Claus Holtorf
Claus, Johann’s father, was a shoe maker and timber warden. He was an only child, and his father was also a shoemaker on a farm. He could trace his ancestry back at least 100 years, and all the ancestors came from the Bramstedt area. The records I have go back to 1688 when Claus’s great grandfather was born in Kampen, Duchy of Holstein, a small village which now barely exists, some 8 or 10 kilometres south of Bramstedt.

As far as I know Claus was born and grew up in Bramstedt, a market town about 40km north of Hamburg. However, his father was apparently born in Bimöhlen, a village a few kilometres to the east of Bramstedt. Johann married in 1817 when he was 26 years old. His first child, according to my records, was born a few months before he was married.

Margarethe Köhnke
Margarethe was Claus’s first wife. She was born in 1789 in Wiemersdorf, where her father was a “small farmer”. Her first child, Anna, named after Claus’s mother, was born in March 1817, when Margarethe was 28 or 29. Margarethe married Claus in late May of the same year.

The next three of Margarethe’s children, Claus, Hans and Wilhelmina (Minna) were born, according to my records, in “Gross Aspe.” I have wondered where this might be. More of this in my next blog article. However, her 5th and 6th children, Johann (my ancestor) and possibly Andreas, were born in Bimöhlen, the same village that their grandfather was born in. The family appears to have moved at least twice, first to “Gross Aspe,” and then to Bimöhlen. Margarethe died in 1835 when her youngest child was just 3 years old. She is said to have died in Aukathe, which I have not been able to locate. There is an area of Bramstedt called Aukamp and I wonder if this is the place.

Elsabe Lentfer
Claus remarried in November 1837, 2 years after Margarethe died. His second wife was Elsabe Lentfer. They married in Bramstedt and the four sons they had together were all born in Bramstedt. So it would seem that the bigger town became the home of the Holtorf family after 1837. I have no other information about Elsabe, but I do know that one of her sons died at or shortly after birth, and another was drowned at the age of seven. A third appears to have died childless at a relatively early age, perhaps in his twenties. Only her third child, Jakob appears to have survived.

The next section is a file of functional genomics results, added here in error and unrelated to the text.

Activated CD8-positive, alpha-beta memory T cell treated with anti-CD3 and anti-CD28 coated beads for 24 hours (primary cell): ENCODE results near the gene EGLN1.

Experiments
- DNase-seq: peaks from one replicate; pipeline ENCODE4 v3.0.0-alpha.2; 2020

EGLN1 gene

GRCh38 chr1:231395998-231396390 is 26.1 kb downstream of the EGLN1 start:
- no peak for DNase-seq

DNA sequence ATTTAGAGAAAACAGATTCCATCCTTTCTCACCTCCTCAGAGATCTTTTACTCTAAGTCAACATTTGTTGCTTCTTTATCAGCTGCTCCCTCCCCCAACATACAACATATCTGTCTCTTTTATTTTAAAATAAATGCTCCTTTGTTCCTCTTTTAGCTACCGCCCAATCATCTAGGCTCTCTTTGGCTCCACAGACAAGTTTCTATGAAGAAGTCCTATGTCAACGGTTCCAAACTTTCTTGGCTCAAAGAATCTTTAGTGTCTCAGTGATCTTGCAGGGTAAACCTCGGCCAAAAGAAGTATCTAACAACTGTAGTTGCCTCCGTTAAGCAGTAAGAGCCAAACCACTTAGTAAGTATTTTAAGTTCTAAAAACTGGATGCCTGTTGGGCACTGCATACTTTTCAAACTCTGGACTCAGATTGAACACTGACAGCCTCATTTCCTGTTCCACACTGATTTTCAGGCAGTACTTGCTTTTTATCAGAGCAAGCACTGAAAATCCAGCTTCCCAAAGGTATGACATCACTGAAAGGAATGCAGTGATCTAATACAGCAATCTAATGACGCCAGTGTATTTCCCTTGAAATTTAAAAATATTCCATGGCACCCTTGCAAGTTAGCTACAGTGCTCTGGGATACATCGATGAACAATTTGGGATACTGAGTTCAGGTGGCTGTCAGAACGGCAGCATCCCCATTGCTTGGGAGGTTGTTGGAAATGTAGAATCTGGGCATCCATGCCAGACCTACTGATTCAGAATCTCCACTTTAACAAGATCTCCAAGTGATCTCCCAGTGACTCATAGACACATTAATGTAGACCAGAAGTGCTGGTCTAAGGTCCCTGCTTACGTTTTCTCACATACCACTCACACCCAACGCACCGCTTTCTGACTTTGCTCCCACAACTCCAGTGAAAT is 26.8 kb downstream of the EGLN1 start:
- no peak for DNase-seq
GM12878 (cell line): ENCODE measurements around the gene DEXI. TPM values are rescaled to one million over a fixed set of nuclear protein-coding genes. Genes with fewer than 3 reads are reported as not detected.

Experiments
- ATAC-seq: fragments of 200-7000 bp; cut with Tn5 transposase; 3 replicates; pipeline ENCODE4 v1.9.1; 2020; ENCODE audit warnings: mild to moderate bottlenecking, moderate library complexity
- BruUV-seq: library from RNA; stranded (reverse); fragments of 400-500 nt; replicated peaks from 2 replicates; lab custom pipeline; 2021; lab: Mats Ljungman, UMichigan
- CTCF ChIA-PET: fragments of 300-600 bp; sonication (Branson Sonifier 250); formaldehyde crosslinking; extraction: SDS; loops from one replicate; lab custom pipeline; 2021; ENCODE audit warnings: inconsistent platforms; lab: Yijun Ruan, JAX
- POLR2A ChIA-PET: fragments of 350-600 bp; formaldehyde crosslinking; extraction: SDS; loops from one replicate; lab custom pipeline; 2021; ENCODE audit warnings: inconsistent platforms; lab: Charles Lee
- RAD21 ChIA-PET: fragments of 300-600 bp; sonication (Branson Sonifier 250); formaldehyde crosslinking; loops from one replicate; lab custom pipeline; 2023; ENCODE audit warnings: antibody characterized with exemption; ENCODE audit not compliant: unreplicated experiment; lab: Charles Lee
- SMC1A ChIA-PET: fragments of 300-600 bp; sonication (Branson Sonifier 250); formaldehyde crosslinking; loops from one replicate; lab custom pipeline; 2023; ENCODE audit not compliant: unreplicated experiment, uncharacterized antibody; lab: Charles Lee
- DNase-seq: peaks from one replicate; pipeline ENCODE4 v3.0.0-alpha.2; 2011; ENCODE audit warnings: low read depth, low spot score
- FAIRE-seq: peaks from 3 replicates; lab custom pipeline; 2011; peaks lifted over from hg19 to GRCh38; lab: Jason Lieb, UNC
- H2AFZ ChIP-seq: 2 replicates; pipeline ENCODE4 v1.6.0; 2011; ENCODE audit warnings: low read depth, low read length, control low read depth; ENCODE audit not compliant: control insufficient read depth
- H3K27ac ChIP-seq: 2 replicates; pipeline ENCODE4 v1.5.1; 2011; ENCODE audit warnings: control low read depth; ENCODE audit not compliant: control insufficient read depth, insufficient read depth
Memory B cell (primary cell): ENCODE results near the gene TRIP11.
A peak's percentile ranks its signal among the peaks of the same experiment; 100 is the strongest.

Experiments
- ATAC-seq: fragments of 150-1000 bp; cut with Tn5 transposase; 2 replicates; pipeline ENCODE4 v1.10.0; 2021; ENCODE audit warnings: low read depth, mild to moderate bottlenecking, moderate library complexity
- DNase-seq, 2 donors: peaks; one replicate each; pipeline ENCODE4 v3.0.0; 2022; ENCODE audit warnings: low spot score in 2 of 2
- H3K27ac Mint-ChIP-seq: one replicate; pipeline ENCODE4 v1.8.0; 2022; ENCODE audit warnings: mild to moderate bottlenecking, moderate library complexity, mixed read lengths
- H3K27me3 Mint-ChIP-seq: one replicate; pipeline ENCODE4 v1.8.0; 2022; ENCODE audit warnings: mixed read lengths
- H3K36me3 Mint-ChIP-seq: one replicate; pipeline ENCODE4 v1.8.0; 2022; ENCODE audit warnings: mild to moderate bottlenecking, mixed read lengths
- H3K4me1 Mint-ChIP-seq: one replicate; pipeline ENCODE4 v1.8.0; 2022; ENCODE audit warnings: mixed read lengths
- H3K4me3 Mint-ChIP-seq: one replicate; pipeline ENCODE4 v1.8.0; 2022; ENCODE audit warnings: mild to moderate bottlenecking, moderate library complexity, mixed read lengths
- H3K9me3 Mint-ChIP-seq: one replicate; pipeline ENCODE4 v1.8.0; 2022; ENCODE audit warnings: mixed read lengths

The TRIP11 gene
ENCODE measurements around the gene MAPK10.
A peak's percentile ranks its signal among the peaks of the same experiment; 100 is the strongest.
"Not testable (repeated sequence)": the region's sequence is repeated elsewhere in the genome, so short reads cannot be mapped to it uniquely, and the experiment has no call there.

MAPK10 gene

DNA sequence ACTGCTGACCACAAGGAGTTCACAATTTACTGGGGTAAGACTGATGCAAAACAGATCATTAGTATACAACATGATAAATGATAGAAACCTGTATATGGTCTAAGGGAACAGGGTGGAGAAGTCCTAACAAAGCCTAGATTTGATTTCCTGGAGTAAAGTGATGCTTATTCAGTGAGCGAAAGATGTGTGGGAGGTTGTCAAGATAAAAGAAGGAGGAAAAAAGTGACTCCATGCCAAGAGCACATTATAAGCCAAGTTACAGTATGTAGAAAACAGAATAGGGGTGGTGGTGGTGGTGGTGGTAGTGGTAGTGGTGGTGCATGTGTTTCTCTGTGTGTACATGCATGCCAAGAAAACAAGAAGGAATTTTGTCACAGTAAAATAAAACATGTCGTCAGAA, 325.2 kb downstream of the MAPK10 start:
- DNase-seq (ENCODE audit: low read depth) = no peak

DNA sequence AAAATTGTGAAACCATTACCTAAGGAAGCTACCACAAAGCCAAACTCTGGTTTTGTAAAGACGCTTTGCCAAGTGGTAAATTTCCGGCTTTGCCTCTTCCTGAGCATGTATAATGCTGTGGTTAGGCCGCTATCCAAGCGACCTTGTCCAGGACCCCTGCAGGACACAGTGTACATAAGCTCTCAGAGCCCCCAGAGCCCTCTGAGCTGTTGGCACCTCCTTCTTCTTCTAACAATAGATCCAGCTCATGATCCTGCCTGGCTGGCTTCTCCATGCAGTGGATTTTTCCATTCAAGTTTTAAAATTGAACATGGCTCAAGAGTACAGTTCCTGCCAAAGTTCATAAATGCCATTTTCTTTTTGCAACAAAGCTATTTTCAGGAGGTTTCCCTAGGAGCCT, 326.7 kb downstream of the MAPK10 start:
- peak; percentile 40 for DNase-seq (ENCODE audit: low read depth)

What became of the Holtorfs of Bramstedt?
Johann, my ancestor, migrated to Australia when he was 26 years old, in the 1850s, as I have already mentioned. Although I have no details, it would appear that four of the other children also left Germany at different times. Both the girls, Anna and Minna married German men, but may well have moved to England at some stage, though whether they died there I am not certain. Andreas, Johann’s little brother apparently migrated to America. The only one of Elsabe’s sons to survive past his twenties, namely Jakob Holtorf, migrated, like his older half-brother, Johann, to Australia. What became of him I am unsure.

Of the two remaining brothers, Claus (the firstborn son) and Hans, only Hans appears to have had any children. What became of Claus I don’t know, but Hans is said to have remained in the Bramstedt area, where he married and had four children. On his father Claus’s death certificate (1874) Hans and his wife Catharrina Behnk were living in Weddelbrooks Damm, which is just to the west of Bramstedt.

The closest German relatives I have would therefore be descendants of Hans, if there are any.

Bad Bramstedt location

Bad Bramstedt location map